Lori Grimes likes to run every day. She feels people should appreciate the wildlife in the area and drive with caution.

Aromas residents say speeding vehicles are making their town dangerous and they want to see changes.

“It used to be a quiet, peaceful walk in nature, and now it’s a stressful, ever vigilant attempt at exercising,” Nancy Olson said. She added, “Every day, and for around twenty years, two to four of us walk at 3:45 in the afternoon on nearly the entire stretch of Carpenteria Rd. “We park our cars at Rea Ct. and continue from there to San Juan Rd.  The scariest to us are the people who pass right next to pedestrians.”

Olson related an incident that came frightening close to causing a death or serious injury. A car was parked on the side of the road, and while the group began to walk around the car putting them closer to the road, a vehicle passed them at the same time. To make the situation worse, another car came speeding toward the vehicle from the opposite direction. That caused the passing vehicle to swerve closer to the group to avoid hitting the oncoming vehicle. “The car that swerved missed hitting us by about one foot. If one of us had been temporarily distracted or had moved slightly, it would have been a different story.”

Aromas citizens had both harrowing and frustrating tales to tell this BenitoLink reporter.

Mindy Keeler has lived in Aromas for 40 years and takes a daily walk beginning around 8:30 am. from the fire station to San Juan Rd. “I have motioned for speeders to slow down,” she demonstrated by raising her arms over her head and dropping them down. She said that gesture on one occasion caused an angry driver to get out of the car and into her face, telling her off and calling her names. Keeler said the sheriff advised her not to confront drivers. You never know how a driver will react, he told her.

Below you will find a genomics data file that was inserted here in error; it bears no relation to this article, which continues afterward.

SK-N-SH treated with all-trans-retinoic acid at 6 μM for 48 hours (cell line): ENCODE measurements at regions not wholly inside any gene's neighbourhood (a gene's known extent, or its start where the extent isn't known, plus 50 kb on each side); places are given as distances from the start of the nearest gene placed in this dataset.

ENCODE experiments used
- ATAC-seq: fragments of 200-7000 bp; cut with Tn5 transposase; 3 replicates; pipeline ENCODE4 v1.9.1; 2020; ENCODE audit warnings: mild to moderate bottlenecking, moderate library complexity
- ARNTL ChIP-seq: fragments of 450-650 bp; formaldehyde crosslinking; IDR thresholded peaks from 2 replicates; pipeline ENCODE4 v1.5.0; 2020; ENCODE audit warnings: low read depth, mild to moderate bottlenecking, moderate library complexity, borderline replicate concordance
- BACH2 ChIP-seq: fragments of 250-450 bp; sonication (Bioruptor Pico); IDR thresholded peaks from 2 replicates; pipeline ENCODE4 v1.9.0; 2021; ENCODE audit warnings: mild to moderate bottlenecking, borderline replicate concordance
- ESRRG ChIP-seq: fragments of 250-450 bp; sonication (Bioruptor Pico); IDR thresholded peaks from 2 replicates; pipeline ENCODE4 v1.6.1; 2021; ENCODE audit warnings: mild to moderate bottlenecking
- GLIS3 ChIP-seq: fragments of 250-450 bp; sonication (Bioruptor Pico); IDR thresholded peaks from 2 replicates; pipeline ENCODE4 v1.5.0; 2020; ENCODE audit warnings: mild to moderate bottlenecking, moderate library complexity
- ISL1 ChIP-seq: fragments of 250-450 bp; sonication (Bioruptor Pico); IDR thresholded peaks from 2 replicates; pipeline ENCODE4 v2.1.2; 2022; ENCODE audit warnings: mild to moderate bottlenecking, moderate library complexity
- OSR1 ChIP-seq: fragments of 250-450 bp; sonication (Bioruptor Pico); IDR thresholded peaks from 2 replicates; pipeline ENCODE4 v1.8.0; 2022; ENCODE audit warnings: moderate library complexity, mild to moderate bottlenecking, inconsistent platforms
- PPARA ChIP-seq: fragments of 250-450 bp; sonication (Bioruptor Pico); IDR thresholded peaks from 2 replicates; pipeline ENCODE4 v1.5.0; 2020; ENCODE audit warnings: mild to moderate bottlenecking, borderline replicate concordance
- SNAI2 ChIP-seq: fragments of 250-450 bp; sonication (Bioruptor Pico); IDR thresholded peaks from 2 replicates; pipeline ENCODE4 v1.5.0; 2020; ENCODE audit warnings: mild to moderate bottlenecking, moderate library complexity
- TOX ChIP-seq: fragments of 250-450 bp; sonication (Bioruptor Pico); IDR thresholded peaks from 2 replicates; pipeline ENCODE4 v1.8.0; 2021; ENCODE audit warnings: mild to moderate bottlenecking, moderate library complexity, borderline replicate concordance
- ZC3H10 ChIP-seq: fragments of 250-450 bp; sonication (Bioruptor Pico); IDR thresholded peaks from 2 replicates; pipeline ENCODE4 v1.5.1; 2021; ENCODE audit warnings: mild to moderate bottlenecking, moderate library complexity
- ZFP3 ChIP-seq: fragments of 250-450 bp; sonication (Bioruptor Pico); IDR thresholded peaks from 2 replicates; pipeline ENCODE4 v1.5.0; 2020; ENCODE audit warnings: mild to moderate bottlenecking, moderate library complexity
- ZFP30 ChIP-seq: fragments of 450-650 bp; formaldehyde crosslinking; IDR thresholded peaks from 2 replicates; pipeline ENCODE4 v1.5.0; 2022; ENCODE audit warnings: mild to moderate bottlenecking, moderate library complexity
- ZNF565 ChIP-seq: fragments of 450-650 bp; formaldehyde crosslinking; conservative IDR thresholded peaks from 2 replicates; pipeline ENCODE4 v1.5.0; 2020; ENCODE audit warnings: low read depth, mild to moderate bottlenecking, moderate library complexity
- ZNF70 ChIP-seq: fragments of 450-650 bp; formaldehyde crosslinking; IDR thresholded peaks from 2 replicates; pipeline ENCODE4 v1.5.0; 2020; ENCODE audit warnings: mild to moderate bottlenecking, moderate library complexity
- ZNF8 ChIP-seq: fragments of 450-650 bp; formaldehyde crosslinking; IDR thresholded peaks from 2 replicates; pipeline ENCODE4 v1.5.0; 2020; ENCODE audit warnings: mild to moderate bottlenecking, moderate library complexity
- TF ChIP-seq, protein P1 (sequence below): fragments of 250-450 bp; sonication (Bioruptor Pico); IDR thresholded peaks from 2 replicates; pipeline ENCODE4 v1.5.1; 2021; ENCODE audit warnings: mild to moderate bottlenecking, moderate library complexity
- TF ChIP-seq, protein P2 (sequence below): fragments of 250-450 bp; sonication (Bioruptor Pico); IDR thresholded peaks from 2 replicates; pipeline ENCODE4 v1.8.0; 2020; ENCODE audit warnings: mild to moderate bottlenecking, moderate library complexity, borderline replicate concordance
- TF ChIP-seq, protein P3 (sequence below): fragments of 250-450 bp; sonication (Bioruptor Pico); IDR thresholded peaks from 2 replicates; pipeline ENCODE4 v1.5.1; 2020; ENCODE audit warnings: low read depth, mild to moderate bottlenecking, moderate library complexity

“I swear, when I’m out walking cars are aiming at me,” Diane Saxton said.

“I live on Carpenteria Rd. near Carr Ave. and have seen my share of speeders, crashes and injured animals, including my cat,” Beth Roybal said, adding, “I walk every day and see the worse driving has to offer, including passing in no passing zones.”. 

“(Wild)Turkeys tried to cross Carpenteria Rd., but people didn’t stop,” said Chris Jones. In her experience, “distracted driving, like looking at cell phones has caused drivers to suddenly see us, then jerk away.”

Lori Grimes jogs on Carpenteria Rd. three to four times a week, rain or shine and also had a story about the wild turkeys that make their home in Aromas. “One morning while I was out for a run, a group of turkeys crossed Carpenteria right on the corner of Rea. A car going towards San Juan Rd. stopped to let them cross but another car going towards town (an older model silver Ford Explorer) slowed down just a little and then plowed right through them hitting one and leaving it in the middle of the road.